Gambling and Drinking: A Long and Troubled History

Alcohol Awareness Month, which falls in April, comes on the heels of March’s Problem Gambling Awareness Month. The sequence may be coincidental, but given the longstanding ties between the two, it certainly is apt. The link between disordered gambling and alcohol misuse is well-established; wherever there is one, the other is often close by. Their combined toll on society and families of this mix has only worsened in the past few years.

The image of a gambler in a casino being plied with alcohol is a somewhat outdated portrayal of how betting and drinking go hand-in-hand. With online gambling, it’s more likely that a person may be drinking and betting in the privacy of his or her home. COVID-19 further contributed to people living in isolation and both drinking and, with online gambling, betting more. What is unchanged is how the combining of the two will completely destroy lives if not interrupted.

Two statistics tell you everything you need to know about the close ties between problem gambling and alcoholism: 63% of problem gamblers also have alcoholism, and the rate of alcohol misuse is four times higher in people with a gambling problem.

As with all addictions, these take over the affected person’s life. If the person has co-occurring alcoholism and problem gambling, the consequences are compounded. A clear indication of a person with an addiction is the individual will lose interest in relationships and activities they cherished most. Relationships with one’s spouse, children, parents, and best friends will, little by little, fall by the wayside. Because of this, both problem gambling and drinking can shatter families.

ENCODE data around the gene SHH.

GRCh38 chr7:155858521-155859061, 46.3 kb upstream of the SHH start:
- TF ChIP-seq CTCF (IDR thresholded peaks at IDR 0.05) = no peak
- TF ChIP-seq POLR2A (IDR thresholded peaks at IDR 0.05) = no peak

During March, CCGNJ Executive Director Felicia Grondin’s presentations included one before the Governor’s Council on Alcoholism and Drug Abuse. She outlined what problem gambling has in common with other addictions and the one way it greatly differs. With disordered gambling, unlike someone with alcoholism or other drug addiction, one sees no outward signs of a problem. For this reason, problem gambling is known as the hidden addiction.

Ms. Grondin’s talk touched on something those in the substance use field know very well: epidemic levels of use. With the increased gambling on smartphones and the excessive gambling ads, CCGNJ is seeing signs of an emerging wave. The fact that both alcohol use and gambling are legal only makes it that much easier to access. But whereas alcohol advertising is circumscribed by law, gambling ads appear in an unending stream on websites and social media as well as on television and radio sports broadcasts.

CCGNJ, which is agnostic on gambling — neither opposing nor endorsing it — has seen an uptick in calls to its 1-800-GAMBLER helpline. We urge anyone who thinks they may have a gambling problem to call the Helpline right away. As with all addictions, the sooner you seek help, the sooner you will begin to regain control of your life.


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